You just pay for it is the cost of glasses. Do you really think you get something for free??? Advertising is an art form. Why should someone provide something for free???


21 posted on 01/12/2010 7:15:27 AM PST by therut
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To: STONEWALLS

I must not have made myself clear. That is what I was suggesting. Go to your opthamologist, get the medical exam, but decline the “refraction” so you don’t have to pay for it. Go wherever you want to buy the glasses to get “refracted.” My experience has been that the optometrist does a better job of getting my prescription right than the opthamologist.


22 posted on 01/12/2010 7:17:19 AM PST by La Lydia
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To: therut

This has been happening to physicians for years. Medicaid (not Medicare) would bundle a flu shot into an office vist if we gave a flu shot when we were seeing a patinet for a ear infection. Meaning we lost money giving the flu shot. So we had to inconvience our patients and tell them to come back at a different day for their flu shot so we could get payed. The.gov knows how to play the game.


23 posted on 01/12/2010 7:19:58 AM PST by therut
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To: therut

You did not understand my post, and have re-stated the obvious. Of course nothing is free. The POINT IS: you are going to spend money on glasses, and the business is HIGHLY COMPETITIVE. You can get a very reasonable deal on the refraction exam and the glasses. And, packaged that way, the exam is much less expensive that one performed by an opthamologist.


24 posted on 01/12/2010 7:24:02 AM PST by La Lydia
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To: ml/nj

Cheap Sunglasses
Artist(Band): ZZ Top

When you wake up in the morning and the light is hurt your head
The first thing you do when you get up out of bed
Is hit that streets a-runnin’ and try to beat the masses
And go get yourself some cheap sunglasses
Oh yeah, oh yeah, oh yeah

Spied a little thing and I followed her all night
In a funky fine levis and her sweater’s kind of tight
She had a west coast strut that was as sweet as molases
But what really knocked me out was her cheap sunglasses
Oh yeah, oh yeah, oh yeah

(solo)

Now go out and get yourself some big black frames
With the glass so dark thay won’t even know your name
And the choice is up to you cause they come in two classes:
Rhinestone shades or cheap sunglasses
Oh yeah, oh yeah, oh yeah


25 posted on 01/12/2010 7:26:42 AM PST by Red Badger (Obama - The first ever elected lame duck..............)
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To: STONEWALLS

Refraction has been a separate billed portion of the ophthalmologist’s medical exam for several years...This is one example of the “rationing” that has slipped in gradually with little or no fanfare...however one thing to realize, before opting out of your ophthalmologist refracting your vision, realize that most ophthalmologists are not in the business to sell eyeglasses..just medical evaluation and total eye care and if you don’t need eyeglasses, you don’t need them..BUT an eyeglass retail business offering “free exam” they ultimately want to sell you expensive eye glasses...Being in ophthalmology, I have seen many patients come into the office with glasses bought at a retail establishment perhaps with the “free exam” The lenses are plano ( plain glass or very very minimal correction) and thus the patient probably really didn’t require them...also, who is doing the refraction???? Just something to keep in mind....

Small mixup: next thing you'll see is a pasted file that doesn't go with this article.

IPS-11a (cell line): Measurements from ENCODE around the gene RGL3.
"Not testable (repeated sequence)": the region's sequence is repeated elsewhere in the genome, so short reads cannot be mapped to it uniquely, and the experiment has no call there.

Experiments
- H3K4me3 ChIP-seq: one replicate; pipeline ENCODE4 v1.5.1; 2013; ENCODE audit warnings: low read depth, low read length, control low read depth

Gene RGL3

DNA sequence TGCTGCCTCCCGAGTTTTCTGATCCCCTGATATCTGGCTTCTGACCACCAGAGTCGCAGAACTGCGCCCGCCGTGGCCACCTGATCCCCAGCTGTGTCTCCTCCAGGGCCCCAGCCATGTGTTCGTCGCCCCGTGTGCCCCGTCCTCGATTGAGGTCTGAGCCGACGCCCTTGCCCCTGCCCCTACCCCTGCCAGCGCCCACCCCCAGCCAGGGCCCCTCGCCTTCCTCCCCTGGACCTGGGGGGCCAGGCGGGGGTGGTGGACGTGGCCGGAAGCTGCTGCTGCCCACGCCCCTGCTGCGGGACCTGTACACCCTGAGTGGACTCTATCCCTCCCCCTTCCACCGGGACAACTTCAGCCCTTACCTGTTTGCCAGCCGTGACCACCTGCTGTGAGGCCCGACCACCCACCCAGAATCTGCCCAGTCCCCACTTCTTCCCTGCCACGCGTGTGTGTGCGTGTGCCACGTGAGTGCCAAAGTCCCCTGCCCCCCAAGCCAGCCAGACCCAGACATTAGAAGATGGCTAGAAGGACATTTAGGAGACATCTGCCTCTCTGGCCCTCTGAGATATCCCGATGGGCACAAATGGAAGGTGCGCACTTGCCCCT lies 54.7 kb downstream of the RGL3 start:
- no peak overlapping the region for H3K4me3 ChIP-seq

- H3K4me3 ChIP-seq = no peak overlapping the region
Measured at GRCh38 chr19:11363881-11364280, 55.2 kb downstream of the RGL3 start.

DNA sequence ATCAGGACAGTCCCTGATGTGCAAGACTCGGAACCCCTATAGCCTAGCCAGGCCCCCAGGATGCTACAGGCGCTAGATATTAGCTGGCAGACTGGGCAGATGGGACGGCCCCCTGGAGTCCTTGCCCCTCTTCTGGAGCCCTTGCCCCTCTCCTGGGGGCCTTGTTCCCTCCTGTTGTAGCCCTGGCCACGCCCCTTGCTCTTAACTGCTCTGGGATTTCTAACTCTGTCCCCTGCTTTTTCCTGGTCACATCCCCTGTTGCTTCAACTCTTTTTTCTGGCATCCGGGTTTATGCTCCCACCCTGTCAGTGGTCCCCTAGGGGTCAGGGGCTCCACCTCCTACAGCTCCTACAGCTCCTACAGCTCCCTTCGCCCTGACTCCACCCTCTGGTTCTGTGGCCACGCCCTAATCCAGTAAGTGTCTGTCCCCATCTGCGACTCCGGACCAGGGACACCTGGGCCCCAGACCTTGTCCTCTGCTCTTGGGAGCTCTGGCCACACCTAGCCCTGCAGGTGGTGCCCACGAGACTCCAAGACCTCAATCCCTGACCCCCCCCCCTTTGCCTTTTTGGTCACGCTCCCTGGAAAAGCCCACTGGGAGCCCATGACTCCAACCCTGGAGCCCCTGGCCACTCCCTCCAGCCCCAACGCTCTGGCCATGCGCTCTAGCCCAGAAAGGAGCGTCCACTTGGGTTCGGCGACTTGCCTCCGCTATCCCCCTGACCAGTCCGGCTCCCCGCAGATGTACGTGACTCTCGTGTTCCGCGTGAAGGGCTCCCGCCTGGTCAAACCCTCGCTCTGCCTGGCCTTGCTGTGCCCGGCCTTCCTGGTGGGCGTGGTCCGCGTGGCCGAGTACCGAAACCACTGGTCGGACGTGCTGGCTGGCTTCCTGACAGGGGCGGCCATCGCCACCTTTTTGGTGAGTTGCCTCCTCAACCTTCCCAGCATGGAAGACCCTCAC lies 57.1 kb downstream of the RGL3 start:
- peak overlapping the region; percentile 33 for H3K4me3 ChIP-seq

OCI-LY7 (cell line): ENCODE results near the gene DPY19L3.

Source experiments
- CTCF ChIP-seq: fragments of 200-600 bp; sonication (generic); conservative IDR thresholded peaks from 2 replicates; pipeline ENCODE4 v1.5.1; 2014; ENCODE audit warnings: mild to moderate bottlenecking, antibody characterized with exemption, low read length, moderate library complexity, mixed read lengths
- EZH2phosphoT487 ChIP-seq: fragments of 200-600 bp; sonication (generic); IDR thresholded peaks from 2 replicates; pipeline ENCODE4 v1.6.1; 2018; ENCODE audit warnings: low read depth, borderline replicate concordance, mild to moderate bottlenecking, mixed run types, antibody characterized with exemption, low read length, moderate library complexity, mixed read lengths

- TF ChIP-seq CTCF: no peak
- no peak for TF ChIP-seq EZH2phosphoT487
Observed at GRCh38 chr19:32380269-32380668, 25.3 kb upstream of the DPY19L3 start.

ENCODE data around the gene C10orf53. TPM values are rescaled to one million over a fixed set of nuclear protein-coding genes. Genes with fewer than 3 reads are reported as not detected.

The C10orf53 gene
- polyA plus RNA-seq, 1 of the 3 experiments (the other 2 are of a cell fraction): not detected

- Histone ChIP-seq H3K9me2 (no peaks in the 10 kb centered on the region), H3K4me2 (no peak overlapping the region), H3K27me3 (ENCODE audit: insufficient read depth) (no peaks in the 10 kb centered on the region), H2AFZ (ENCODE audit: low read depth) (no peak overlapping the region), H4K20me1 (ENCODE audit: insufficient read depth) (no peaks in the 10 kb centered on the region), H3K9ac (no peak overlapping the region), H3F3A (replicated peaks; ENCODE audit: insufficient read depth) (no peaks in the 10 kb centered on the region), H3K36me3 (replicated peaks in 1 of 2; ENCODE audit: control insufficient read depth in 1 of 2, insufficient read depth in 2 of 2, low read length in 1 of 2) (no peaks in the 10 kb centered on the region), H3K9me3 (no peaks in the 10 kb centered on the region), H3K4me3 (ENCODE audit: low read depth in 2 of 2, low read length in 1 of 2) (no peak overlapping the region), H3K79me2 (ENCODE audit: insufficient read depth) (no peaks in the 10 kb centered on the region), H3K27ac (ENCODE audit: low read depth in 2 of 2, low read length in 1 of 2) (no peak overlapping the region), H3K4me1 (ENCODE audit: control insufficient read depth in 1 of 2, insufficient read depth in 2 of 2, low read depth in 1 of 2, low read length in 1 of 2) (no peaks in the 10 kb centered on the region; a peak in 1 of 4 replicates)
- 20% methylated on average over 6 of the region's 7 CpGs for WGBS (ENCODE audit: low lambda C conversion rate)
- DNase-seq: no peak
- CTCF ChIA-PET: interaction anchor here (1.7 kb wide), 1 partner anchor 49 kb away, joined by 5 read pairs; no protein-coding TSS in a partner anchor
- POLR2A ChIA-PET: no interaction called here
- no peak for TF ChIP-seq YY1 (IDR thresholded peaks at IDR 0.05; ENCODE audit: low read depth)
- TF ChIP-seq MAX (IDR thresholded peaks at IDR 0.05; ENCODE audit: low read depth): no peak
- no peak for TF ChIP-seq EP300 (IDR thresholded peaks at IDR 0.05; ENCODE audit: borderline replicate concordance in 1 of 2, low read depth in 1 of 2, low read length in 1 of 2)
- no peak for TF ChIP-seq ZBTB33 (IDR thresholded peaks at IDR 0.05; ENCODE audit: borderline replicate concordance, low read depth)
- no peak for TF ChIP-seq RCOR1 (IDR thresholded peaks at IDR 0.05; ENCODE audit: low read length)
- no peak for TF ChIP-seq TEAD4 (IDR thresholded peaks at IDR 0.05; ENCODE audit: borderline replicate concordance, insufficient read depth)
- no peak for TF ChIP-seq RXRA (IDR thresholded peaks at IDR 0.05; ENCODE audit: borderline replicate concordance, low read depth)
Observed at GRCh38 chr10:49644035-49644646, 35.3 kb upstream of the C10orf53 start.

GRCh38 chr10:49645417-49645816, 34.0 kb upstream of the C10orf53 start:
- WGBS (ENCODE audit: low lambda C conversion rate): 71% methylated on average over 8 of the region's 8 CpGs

26 posted on 01/12/2010 7:26:43 AM PST by BeeSkip
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To: Lazamataz
I feel so 'refracted'.

Has a nice ring, huh?

27 posted on 01/12/2010 7:29:43 AM PST by Don Carlos (I stood my watch. MSgt, USAF (Ret))
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To: ml/nj

Nothing new. Trips to the optometrist for vision exams (refraction) have generally never been covered by insurance. Maybe a few of those union-negotiated Cadillac plans cover it but, in my experience w/ a handful of employer provided plans, I’ve never had a refraction covered by insurance.

I am curious about your experience w/ health plans that do/did cover refraction. Do fill us in.


28 posted on 01/12/2010 7:29:45 AM PST by elli1
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To: La Lydia
If anybody just wants to buy glasses, get your "pupillary distance" and give a shot to Zenni Optical online.

We discovered them last year, and the product is top quality and unbelievably priced.....Just Saturday I got a pair of progressive bifocals with bendable titanium frames and the 'Transitions' (darkem-lightem) feature - $72.00.

29 posted on 01/12/2010 7:29:51 AM PST by ErnBatavia (It's not the Obama Administration....it's the "Obama Regime".)
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To: STONEWALLS
...then I go over to WalMart for the glasses

Give a study to Zenni Optical - online. Top quality, unbelievable prices. Just be sure and get your 'pupillary distance' from an eyecare person.

30 posted on 01/12/2010 7:32:06 AM PST by ErnBatavia (It's not the Obama Administration....it's the "Obama Regime".)
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To: Don Carlos

Personally, I feel outright fract.


31 posted on 01/12/2010 7:34:46 AM PST by Lazamataz (America has been dead for a while; It's interesting to watch the cadaver cool.)
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Medicare is already rationing.

I know an elderly woman scheduled for knee transplant and Medicare denied a bone density test scheduled before the surgery because she was ‘too old’. The surgeon won’t do the surgery without the bone density test to determine the health of the underlying bone.

She is in shock about the government denying her coverage. I told her to get used to it and you are welcome for voting for Obama.


32 posted on 01/12/2010 7:35:46 AM PST by WaterBoard
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To: ml/nj

FWIW, I am on Medicare, saw my eye Dr. in Dec and he charged $20 for this.


33 posted on 01/12/2010 7:41:22 AM PST by upchuck (The horse is in the pasture. The barn door is wide-open. Obama wants to know who made the hinges.)
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To: ml/nj
I am a certified coder of medical claims. The truth is that your optometrist has been giving you a "free" service for years. Refractory is ALWAYS to be billed seperately, and if they haven't been doing so, they have been billing incorrectly.